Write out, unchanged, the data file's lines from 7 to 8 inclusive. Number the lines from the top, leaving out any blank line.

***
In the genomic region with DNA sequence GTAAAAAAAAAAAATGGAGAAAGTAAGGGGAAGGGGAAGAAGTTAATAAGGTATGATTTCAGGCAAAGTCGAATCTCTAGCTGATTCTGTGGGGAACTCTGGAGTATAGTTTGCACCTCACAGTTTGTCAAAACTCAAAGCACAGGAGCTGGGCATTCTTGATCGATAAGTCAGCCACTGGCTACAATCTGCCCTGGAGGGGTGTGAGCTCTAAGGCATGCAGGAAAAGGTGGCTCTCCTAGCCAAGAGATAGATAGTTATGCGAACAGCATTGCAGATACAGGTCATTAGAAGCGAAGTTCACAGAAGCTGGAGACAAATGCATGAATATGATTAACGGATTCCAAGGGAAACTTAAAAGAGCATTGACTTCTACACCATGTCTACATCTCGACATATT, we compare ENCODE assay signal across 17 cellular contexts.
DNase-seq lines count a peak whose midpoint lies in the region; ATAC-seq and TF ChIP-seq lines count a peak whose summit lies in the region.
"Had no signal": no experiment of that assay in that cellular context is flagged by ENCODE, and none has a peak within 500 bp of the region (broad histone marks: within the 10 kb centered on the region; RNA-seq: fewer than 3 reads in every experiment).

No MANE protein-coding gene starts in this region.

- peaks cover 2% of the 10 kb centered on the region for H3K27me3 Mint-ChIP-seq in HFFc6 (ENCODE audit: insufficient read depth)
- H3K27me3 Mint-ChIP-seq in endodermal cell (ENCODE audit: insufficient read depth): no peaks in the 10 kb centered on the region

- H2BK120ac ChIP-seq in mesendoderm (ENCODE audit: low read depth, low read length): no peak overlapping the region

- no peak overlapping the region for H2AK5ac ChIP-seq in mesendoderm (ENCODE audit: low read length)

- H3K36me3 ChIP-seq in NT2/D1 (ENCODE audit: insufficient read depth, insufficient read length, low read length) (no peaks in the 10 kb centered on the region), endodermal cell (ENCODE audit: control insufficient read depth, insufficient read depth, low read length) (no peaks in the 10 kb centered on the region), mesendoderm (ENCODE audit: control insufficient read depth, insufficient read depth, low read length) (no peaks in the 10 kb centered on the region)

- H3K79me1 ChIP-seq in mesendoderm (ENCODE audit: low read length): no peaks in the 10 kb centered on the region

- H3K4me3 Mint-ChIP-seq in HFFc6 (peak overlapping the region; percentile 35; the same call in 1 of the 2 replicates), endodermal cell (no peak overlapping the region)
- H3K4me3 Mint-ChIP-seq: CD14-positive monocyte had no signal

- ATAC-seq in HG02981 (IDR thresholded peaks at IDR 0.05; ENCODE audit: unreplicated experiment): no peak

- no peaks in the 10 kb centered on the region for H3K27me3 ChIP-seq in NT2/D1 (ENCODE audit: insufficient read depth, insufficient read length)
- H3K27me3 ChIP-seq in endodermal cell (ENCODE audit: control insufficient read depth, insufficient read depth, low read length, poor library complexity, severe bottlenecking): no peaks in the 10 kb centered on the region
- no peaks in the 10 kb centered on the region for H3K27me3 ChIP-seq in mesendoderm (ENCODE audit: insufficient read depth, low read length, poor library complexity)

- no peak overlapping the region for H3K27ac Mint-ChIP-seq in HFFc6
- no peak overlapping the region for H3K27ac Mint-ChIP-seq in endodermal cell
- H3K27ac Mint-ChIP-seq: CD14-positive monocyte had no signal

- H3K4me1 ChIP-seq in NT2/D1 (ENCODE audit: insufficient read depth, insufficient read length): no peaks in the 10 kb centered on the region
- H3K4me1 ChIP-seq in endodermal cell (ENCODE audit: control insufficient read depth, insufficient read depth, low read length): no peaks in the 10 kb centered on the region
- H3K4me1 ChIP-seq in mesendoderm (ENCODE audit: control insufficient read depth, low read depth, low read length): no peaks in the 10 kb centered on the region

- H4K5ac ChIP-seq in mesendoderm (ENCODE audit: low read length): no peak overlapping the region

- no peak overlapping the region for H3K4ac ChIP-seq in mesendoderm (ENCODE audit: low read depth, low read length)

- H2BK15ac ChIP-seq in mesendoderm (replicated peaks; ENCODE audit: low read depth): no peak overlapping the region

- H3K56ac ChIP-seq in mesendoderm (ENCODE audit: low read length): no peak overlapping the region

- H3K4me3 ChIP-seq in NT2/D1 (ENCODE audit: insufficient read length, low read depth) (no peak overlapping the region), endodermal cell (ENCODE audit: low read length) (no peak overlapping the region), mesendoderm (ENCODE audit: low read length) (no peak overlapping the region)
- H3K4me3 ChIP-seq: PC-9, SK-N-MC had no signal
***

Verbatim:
- H2BK120ac ChIP-seq in mesendoderm (ENCODE audit: low read depth, low read length): no peak overlapping the region

- no peak overlapping the region for H2AK5ac ChIP-seq in mesendoderm (ENCODE audit: low read length)